As we walk past each shop we receive a quiet and polite enquiry – “hello, excuse me sir”. To respond in any way is to be drawn in – deafness and ignorance are the only sustainable tactic.
The goods are rarely wrapped – meat is sold in ways which would make the hygienists despair. Fruit and vegetables are open to the dust and bacteria of the streets, spices displayed in large baskets and clothes hung on pegs. This has the benefit of reducing packaging – helped by the fact that the goods are nearly all locally sourced. Ironic that the western world markets this now on the green bandwagon. And India steals another march. Plastic bags are banned, even re-usable ones. All bags are bio-degradable.
And prices may vary – depending on your bartering skills. 30% off is just about respectable, half-price is a result. Hardly anything is price marked as this would expose the dual pricing – one price for us, one price for them. Trading standards would have a field day.
In the spice market we met the supremely resolute salesman. Alok tried for twenty minutes to get him to reduce his prices on what was only effectively a £5 sale of cinnamon and some masalas. He answered every question with a question. And his prices were fair – and this was a fact, whether we believed him or not. So determined was he to stick to his price, he completely neglected his linked selling. For him it was all about margin rather than volume. It became a matter of pride. Typically in India it is the opposite. Shifting stock is everything.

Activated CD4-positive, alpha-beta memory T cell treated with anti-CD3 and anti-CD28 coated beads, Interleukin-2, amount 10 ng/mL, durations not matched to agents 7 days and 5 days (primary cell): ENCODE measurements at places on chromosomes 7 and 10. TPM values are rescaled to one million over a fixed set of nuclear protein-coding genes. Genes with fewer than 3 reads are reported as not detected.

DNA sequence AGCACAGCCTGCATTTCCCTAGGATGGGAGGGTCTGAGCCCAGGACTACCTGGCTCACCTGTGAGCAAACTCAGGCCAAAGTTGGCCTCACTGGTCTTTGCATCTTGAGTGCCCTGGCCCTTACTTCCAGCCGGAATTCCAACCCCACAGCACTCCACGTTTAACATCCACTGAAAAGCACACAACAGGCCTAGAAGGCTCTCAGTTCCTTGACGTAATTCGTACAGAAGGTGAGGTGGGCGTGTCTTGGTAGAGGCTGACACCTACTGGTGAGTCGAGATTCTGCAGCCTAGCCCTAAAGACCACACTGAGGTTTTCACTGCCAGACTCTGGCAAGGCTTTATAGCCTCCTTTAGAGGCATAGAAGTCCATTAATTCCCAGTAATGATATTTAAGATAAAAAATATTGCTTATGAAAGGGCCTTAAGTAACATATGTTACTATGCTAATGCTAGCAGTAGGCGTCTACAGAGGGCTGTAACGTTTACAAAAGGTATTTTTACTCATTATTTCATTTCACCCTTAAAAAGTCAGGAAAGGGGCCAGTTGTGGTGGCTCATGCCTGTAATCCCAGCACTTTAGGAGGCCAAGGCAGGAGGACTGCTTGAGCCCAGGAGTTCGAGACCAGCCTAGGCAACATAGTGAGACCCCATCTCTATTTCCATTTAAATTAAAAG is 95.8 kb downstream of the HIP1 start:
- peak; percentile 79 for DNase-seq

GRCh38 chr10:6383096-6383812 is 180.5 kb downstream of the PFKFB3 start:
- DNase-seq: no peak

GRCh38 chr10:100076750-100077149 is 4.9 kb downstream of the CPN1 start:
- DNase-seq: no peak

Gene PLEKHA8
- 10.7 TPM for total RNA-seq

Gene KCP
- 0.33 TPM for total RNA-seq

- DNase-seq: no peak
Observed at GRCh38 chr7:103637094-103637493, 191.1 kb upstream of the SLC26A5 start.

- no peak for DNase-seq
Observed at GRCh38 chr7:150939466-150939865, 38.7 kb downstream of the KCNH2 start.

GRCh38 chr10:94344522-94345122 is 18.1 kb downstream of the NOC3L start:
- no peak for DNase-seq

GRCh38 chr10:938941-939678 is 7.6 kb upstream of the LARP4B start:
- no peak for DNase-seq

We admitted defeat and I made a mental note of his technique for the next contract price discussion with our hosts.
Colours of Holi
It was wonderful to be in Delhi in Holi week – the festival which celebrates the arrival of spring, a month before Easter. Thursday was a holi-day for all but the dedicated and IT Support.
Holi is celebrated by people in the streets chucking bags of scented powdered paints over each other – smothering themselves in wonderful bright colours, with a subsequent application of water. The effect is semi-permanent. Young men brightened up the city with their faces, hair and clothes decorated in dark reds, deep yellows, oranges and maybe a purple or a blue. I have a small spot on my own face and one on my arm. Apparently it cannot be washed off and people are advised to wear old clothes on the day. Bonfires are built in the streets and lit at dawn – Holika Dahan.
This is a festival of the seasons and optimism. The spring always comes, bringing its beauty and its hope. The Indians are a fatalistic society – accepting the slings and arrows of life with quiet acceptance, and the possibility, if they are favoured, that things can always get better .
So this is India. Courtesy and customer service. Real retailing without packaging or plastic bags. And the multi-colourful celebration of spring. Not to mention one of the fastest growing economies in the world and the bedrock of global IT. Who needs westernisation?